People, not objects

I'll start by telling you guys about Pedro. We met him at the park yesterday, and he had some pretty atypical religious views, like a melting pot of gnosticism, Christianity, and mysticism. His basic point was that you can't know about God by learning in the usual methods, can't learn a thing about God from the Bible (though the Bible is a good book, it's flawed, and can only make you hungry for "real knowledge"). You can only know God through the incarnation of God that is currently on earth (in other words, Jesus isn't unique), by this man teaching you God's NAME, and then you will KNOW God and SEE God. He couldn't really tell us who had taught him, or if he even knew. I mean, he's not entirely fluent in English, but he was good enough for me to be able to tell when he was avoiding pertinant questions.

(As a sidenote, I'd like to say that I was very happy with how the conversation went. None of us got angry or defensive, just curious and inquisitive, and maybe a little passionate. :) But also, none of us were threatened by this conversation, which, looking back on my life, is saying a lot. I can trust in what I've learned, in what I know. No one is beyond the reach of the Gospel, but it's not my job to convince anyone of anything. I love, I listen, I ask, and I share when there are appropriate opportunities. No pressure is necessary.)

Anyway, I have this man in the back of my mind now and I'm praying for him. Earlier, I was also thinking about one of my friends in the States, whom I haveto admit, I still don't really know all that well. I forget that sometimes about people I meet when I fill in the blanks by myself. I thought of what my friend Daniel said, how it's bad to make objects out of people. People are not objects or flat characters in the play called my life. They have big lives of their own with a history and lots of other people that they love (or sometimes hate) and reasons for being who they are, complete with emotions, thoughts, and convictions. And even more basic, but still forgettable, people don't just exist when I see them; they exist even when I haven't heard anything about them in years - doing things, changing.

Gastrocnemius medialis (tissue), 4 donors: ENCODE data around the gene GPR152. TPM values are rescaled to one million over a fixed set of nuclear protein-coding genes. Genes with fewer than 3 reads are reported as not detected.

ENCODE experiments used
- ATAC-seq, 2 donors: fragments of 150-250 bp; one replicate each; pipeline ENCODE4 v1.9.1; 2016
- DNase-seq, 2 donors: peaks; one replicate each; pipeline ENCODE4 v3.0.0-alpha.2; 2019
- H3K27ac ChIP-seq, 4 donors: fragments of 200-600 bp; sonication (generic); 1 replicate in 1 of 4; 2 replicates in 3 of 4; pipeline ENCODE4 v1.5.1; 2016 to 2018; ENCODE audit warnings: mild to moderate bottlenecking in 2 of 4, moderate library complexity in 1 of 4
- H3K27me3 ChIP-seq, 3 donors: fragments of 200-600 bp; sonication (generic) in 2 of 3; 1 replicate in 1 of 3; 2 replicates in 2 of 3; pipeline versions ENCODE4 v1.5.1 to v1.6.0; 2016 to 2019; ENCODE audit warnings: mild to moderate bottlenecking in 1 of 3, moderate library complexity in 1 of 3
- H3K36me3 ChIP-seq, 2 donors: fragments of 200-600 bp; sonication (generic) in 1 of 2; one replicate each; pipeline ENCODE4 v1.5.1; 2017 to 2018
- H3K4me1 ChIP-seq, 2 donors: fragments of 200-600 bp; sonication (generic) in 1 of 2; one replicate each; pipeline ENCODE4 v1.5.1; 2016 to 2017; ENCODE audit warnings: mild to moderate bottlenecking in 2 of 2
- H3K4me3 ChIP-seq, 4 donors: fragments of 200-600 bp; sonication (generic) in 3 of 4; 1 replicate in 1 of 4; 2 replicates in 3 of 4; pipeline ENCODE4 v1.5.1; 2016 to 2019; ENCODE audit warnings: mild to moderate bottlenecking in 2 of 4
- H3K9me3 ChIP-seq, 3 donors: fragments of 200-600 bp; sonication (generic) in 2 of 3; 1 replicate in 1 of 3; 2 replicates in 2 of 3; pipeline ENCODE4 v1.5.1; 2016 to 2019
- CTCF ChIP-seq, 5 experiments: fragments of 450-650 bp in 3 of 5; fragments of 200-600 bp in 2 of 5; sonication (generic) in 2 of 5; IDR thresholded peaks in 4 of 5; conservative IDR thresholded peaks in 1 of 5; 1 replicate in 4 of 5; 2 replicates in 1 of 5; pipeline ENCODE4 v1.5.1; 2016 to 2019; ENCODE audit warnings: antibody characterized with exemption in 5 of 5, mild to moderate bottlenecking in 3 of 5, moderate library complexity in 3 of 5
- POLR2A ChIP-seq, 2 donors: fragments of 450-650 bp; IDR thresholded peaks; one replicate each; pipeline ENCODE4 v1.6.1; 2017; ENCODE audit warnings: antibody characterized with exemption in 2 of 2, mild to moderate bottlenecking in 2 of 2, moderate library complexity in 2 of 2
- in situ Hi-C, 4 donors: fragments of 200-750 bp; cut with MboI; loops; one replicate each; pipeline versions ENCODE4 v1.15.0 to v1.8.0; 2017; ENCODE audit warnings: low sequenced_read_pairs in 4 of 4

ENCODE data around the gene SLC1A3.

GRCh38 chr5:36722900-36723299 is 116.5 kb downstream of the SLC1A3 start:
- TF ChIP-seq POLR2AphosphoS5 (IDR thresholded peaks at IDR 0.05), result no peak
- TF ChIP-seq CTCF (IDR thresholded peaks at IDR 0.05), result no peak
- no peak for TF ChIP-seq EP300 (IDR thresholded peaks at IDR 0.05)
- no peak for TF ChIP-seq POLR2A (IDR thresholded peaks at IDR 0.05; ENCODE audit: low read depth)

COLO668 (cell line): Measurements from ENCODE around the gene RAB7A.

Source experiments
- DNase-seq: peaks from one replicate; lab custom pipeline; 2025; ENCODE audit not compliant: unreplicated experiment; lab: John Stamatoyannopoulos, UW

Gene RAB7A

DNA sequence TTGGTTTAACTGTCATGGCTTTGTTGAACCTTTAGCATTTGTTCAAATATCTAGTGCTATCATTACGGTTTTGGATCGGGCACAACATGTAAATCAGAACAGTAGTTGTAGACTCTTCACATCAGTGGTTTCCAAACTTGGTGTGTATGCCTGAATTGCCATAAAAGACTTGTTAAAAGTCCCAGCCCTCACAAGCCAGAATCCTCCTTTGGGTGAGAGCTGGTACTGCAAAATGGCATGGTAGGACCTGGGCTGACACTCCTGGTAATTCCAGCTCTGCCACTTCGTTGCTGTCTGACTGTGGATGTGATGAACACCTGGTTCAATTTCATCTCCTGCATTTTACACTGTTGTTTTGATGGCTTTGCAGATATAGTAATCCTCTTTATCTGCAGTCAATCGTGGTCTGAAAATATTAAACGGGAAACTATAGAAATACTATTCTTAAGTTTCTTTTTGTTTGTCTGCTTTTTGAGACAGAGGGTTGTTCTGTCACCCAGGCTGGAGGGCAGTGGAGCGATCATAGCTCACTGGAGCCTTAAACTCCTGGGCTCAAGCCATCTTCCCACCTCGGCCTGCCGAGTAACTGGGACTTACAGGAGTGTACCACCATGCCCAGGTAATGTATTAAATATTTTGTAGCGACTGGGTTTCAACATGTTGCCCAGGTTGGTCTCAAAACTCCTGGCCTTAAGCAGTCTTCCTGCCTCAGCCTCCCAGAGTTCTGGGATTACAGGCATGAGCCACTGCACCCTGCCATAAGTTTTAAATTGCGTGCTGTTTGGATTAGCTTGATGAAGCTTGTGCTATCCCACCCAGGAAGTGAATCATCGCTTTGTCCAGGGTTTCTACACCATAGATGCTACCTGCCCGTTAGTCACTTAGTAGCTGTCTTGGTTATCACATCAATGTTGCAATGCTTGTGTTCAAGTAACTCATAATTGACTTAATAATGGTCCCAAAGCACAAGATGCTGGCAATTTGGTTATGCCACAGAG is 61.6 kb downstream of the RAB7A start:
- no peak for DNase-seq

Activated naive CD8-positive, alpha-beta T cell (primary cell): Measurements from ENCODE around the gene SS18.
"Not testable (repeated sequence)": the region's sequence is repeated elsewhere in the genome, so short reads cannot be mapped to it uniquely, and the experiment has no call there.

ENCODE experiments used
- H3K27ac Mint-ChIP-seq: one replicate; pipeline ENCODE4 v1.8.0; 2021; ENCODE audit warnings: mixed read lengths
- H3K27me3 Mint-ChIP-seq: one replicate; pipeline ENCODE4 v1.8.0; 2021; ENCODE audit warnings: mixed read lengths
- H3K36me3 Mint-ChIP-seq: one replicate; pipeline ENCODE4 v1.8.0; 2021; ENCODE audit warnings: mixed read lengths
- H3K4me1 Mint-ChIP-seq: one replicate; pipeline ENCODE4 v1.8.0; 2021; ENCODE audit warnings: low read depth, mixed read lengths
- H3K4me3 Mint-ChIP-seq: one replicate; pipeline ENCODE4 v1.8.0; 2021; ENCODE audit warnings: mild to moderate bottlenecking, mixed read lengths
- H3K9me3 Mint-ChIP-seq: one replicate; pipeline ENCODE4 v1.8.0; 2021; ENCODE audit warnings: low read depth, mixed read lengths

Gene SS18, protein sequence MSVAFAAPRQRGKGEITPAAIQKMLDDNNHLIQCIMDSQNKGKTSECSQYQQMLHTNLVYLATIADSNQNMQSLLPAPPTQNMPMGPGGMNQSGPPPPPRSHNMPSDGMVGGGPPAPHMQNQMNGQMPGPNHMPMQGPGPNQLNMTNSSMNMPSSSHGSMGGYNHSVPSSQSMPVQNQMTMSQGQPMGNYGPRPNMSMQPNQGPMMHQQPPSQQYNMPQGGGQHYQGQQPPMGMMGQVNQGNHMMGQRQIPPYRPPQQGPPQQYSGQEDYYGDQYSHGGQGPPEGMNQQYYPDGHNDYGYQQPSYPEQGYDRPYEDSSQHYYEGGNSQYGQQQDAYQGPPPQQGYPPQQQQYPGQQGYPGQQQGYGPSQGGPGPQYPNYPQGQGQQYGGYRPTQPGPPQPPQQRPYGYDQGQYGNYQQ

Then I started reading Colossians and saw how Jesus has a big life too - the image of God, the fulness of deity, the head of the Church, our Redeemer... and I'm thinking, how could I ever limit this person, God himself, to being a baby in a manger? A dying man on a cross? Even an empty tomb? All of these things are a part of who he was, who he is, but to think that's all is to be very foolish indeed.

So what I'm trying to say is, in order to really know anyone you have to be willing to admit that there are many things you don't know about them and be willing to learn those things with time, respect, and understanding. This is one way we can be compassionate. And the same, to an extent, is applied to our relationship with God - willing to admit there are things we don't know, willing to learn more, willing to understand. This is respect. And how are we to be renewed in his likeness if we never find out how and why he feels and acts the way he does? Little by little, we get to know someone. And if we desire, little by little, we become like someone. May my desire always be to become like Christ.

No comments: